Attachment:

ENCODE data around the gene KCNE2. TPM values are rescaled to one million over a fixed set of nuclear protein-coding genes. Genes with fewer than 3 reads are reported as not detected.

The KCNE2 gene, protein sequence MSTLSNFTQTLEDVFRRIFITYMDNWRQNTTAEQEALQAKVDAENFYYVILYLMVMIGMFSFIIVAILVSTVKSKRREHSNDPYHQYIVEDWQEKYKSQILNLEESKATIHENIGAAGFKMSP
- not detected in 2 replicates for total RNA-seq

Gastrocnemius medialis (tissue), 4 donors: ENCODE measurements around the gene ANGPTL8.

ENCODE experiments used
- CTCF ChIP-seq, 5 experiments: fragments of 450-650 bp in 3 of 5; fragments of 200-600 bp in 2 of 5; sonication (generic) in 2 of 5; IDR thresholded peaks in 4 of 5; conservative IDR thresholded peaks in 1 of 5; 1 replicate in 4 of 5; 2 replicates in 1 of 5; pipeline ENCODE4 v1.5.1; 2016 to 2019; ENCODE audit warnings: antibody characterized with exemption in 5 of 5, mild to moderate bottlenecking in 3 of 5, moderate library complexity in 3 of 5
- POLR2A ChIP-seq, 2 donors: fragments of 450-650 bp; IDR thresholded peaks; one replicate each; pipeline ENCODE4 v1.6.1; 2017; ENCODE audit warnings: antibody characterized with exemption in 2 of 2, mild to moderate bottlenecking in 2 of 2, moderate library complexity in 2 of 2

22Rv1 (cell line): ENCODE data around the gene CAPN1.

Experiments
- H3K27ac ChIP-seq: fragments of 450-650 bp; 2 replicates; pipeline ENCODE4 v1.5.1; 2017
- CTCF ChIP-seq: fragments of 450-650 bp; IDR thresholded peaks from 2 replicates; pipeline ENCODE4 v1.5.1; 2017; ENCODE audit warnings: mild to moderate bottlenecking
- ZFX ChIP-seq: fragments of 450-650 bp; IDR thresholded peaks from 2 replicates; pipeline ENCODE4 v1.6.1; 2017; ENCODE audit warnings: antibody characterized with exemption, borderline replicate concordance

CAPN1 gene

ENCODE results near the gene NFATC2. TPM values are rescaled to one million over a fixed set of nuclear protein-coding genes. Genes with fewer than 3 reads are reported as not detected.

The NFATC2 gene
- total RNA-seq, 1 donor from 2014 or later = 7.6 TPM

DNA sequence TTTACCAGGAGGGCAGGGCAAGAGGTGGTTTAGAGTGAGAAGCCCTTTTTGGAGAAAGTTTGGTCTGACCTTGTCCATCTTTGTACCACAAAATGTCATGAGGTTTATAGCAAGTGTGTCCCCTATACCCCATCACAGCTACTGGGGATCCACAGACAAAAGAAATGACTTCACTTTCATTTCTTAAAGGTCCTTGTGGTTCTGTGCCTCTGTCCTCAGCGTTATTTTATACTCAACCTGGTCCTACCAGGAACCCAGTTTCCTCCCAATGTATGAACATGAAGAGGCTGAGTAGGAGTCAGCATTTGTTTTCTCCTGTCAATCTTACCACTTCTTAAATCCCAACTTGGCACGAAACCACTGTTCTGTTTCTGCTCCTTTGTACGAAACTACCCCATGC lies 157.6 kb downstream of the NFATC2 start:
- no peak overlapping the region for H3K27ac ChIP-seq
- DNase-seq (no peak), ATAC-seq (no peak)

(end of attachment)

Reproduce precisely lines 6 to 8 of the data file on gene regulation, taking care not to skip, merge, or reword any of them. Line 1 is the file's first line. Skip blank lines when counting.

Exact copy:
- CTCF ChIP-seq, 5 experiments: fragments of 450-650 bp in 3 of 5; fragments of 200-600 bp in 2 of 5; sonication (generic) in 2 of 5; IDR thresholded peaks in 4 of 5; conservative IDR thresholded peaks in 1 of 5; 1 replicate in 4 of 5; 2 replicates in 1 of 5; pipeline ENCODE4 v1.5.1; 2016 to 2019; ENCODE audit warnings: antibody characterized with exemption in 5 of 5, mild to moderate bottlenecking in 3 of 5, moderate library complexity in 3 of 5
- POLR2A ChIP-seq, 2 donors: fragments of 450-650 bp; IDR thresholded peaks; one replicate each; pipeline ENCODE4 v1.6.1; 2017; ENCODE audit warnings: antibody characterized with exemption in 2 of 2, mild to moderate bottlenecking in 2 of 2, moderate library complexity in 2 of 2

22Rv1 (cell line): ENCODE data around the gene CAPN1.